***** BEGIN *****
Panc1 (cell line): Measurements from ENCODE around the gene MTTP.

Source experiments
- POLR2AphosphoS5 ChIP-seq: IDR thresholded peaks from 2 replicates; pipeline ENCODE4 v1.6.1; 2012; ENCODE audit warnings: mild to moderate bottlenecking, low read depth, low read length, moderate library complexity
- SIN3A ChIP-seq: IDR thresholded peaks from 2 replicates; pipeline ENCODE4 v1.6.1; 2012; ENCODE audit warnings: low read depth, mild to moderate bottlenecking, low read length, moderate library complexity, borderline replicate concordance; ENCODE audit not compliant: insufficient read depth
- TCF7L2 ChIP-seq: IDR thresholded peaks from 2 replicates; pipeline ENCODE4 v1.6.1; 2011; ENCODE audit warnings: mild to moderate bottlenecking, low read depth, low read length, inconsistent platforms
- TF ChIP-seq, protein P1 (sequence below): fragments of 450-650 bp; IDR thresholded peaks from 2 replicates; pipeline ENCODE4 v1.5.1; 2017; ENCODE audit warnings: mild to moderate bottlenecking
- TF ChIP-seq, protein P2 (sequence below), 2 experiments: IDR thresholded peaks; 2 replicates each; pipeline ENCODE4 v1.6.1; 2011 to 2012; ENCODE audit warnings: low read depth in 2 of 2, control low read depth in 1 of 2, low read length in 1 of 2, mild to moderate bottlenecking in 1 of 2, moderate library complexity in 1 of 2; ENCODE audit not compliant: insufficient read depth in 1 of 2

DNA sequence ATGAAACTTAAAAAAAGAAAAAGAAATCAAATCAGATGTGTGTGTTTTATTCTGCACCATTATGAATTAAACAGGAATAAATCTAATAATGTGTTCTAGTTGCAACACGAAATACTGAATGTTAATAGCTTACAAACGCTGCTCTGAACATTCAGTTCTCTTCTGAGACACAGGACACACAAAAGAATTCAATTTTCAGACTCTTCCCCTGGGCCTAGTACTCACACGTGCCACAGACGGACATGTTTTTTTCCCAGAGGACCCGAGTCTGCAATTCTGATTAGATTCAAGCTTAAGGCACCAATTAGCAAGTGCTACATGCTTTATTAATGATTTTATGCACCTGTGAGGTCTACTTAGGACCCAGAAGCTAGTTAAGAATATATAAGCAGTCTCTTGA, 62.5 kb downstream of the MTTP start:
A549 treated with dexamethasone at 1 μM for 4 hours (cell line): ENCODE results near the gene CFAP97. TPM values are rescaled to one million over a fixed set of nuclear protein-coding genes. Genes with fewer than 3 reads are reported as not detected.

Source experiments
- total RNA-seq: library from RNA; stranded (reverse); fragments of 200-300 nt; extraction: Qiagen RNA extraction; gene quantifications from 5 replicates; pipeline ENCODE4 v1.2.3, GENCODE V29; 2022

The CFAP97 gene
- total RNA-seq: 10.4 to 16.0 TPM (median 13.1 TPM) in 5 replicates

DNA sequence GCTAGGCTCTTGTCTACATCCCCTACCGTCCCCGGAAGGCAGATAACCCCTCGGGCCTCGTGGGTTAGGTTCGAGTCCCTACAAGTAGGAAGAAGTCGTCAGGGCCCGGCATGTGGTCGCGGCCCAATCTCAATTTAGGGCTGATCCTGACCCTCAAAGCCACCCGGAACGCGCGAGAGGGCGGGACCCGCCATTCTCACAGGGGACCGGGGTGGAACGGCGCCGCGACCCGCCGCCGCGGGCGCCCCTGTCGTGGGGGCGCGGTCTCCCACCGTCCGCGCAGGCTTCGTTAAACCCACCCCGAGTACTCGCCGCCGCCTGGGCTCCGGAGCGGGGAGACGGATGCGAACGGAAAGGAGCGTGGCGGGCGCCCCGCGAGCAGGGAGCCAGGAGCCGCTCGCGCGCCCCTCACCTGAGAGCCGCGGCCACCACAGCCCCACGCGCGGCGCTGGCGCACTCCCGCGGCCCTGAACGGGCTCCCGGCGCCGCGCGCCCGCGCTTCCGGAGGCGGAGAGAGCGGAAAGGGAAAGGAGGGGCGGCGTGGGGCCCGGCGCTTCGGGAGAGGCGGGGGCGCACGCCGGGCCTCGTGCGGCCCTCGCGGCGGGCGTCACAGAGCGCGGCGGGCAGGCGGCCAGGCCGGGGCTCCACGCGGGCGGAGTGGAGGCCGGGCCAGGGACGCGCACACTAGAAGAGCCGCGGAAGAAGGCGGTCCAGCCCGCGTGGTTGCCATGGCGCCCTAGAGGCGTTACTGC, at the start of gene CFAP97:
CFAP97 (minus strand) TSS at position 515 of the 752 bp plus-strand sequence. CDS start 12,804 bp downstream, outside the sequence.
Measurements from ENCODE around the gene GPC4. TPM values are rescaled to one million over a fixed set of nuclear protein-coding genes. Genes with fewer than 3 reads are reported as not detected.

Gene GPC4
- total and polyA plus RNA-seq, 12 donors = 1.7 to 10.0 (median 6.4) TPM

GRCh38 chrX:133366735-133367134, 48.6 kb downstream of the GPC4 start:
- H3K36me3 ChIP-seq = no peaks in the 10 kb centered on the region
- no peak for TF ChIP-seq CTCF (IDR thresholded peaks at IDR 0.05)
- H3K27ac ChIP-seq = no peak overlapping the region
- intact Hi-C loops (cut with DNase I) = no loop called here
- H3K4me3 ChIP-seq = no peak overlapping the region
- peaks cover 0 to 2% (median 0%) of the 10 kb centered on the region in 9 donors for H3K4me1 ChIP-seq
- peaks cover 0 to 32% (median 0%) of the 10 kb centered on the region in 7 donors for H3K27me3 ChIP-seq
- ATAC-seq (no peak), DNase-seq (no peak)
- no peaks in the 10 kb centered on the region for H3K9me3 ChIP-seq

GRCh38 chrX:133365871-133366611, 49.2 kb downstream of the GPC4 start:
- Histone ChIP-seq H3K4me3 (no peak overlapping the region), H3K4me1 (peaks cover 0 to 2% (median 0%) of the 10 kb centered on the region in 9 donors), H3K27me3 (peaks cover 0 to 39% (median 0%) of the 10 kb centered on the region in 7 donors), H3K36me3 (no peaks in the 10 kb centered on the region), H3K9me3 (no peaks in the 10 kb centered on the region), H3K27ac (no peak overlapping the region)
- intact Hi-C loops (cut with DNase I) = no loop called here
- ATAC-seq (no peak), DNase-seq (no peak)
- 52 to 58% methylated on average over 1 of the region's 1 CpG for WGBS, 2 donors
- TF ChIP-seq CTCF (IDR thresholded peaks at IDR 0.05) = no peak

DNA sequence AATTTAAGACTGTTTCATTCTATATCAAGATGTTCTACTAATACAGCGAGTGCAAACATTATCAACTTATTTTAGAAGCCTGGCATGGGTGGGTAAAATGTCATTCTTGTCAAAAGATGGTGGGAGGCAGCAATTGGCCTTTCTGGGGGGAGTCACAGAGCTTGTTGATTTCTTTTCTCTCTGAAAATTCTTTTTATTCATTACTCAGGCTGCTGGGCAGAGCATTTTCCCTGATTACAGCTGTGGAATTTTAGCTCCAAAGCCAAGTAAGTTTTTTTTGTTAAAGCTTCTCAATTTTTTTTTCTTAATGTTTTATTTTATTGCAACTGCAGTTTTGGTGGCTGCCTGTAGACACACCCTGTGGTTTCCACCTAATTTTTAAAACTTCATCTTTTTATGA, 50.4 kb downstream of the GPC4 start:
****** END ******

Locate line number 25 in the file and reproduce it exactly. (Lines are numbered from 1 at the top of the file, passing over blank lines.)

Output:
- peaks cover 0 to 2% (median 0%) of the 10 kb centered on the region in 9 donors for H3K4me1 ChIP-seq